They were praised for selfless acts during Storm Ophelia and during Storm Emma, but fears have been raised about the declining number of Civil Defence volunteers in Cork city and county.
The Department of Defence provides about 70% of annual funding for Civil Defence units.
The rest comes from local authorities, who run the units.
Sinn Féin councillor Eoghan Jeffers told Cork County Council that more needs to be done to bolster their numbers, especially in light of the “great work” they did during recent, adverse weather events.
Mr Jeffers won widespread support from colleagues when he asked that the council write to Taoiseach Leo Varadkar, who is the senior Minister for Defence, to request that he support extra funding from the Department of Defence for Cork County Council’s annual budget.
He said that he is concerned that the country’s shift to Pesco (Permanent Structured Co-operation on security and defence) — the EU agreement on defence and security — will require a great spend on individuals and equipment, which could be to the detriment of the Civil Defence.
His party colleague, Des O’Grady, described the members of Civil Defence as “the poor relation of the emergency services”.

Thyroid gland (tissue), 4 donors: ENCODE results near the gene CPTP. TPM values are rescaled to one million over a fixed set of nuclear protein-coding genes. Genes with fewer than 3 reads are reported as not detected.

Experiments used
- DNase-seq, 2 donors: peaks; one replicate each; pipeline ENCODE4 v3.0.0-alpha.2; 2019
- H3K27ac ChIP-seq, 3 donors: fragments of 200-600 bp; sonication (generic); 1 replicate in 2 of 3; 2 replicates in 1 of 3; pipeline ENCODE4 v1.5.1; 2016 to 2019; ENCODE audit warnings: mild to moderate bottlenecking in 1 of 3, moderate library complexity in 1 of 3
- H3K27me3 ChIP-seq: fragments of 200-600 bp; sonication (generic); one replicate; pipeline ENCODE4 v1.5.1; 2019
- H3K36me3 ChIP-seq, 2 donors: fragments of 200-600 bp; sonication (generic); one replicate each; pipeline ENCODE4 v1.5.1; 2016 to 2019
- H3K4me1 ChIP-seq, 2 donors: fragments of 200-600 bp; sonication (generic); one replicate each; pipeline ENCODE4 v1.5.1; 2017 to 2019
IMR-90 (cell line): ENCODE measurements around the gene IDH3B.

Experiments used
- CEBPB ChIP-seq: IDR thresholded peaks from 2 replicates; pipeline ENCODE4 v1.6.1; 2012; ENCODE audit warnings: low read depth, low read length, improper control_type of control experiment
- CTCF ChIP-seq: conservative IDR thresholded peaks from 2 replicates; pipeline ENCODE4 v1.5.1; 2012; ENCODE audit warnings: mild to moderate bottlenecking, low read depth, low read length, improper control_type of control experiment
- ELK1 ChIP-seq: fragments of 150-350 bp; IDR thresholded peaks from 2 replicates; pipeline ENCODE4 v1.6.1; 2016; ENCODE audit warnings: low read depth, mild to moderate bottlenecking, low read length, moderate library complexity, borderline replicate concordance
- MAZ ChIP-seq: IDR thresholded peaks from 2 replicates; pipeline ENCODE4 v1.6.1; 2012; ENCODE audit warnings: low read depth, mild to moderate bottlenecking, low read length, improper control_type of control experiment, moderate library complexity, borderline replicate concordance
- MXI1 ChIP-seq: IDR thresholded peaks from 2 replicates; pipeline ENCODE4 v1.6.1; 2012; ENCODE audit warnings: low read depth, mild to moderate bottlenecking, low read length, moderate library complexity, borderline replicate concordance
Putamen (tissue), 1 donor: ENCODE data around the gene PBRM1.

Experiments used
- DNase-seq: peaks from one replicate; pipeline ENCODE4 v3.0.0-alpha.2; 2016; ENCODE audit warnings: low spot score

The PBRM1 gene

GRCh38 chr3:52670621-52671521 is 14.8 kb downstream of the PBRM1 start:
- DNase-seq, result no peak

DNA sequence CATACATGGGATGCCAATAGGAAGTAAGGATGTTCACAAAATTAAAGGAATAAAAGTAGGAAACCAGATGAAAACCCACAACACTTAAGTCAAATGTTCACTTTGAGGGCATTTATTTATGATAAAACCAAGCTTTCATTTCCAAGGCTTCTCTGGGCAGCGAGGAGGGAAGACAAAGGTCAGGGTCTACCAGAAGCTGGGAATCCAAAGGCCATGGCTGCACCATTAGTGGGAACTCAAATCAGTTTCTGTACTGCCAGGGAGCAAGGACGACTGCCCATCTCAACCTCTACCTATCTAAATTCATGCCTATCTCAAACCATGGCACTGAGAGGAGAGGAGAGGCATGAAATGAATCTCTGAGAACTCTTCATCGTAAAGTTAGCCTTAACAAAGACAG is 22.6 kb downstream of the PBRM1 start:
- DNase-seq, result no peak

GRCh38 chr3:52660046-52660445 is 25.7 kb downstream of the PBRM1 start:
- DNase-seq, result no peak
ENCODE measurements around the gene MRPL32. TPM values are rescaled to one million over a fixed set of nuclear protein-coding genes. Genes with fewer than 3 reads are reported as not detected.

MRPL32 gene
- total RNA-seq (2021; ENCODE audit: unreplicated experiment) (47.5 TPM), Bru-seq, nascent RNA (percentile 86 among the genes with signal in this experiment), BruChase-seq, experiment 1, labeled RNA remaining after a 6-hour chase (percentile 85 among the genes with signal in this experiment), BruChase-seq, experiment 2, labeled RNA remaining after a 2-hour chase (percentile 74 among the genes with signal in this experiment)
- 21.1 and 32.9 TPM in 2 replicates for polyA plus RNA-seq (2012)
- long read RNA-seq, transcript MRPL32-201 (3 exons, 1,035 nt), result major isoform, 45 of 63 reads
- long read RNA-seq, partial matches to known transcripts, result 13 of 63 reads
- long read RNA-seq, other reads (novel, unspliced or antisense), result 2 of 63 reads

“To see that their numbers are falling away is sad and needs to be reversed,” he said. “We should be looking for increased funding for Civil Defence, rather than spending it on an EU army.”
Independent councillor Alan Coleman said the local authority needs to advertise that Civil Defence is part of its service to try encourage more people to join it.
“It’s worrying to see this decline,” he said.
Cork County Council officials said the council continuously monitors Civil Defence expenditure and, in the context of the response to recent storm events, “additional funding will be sought, as appropriate”.
Civil Defence units are also regularly brought in to help with searches and the council ensures they undergo regular training and upskilling programmes every year.
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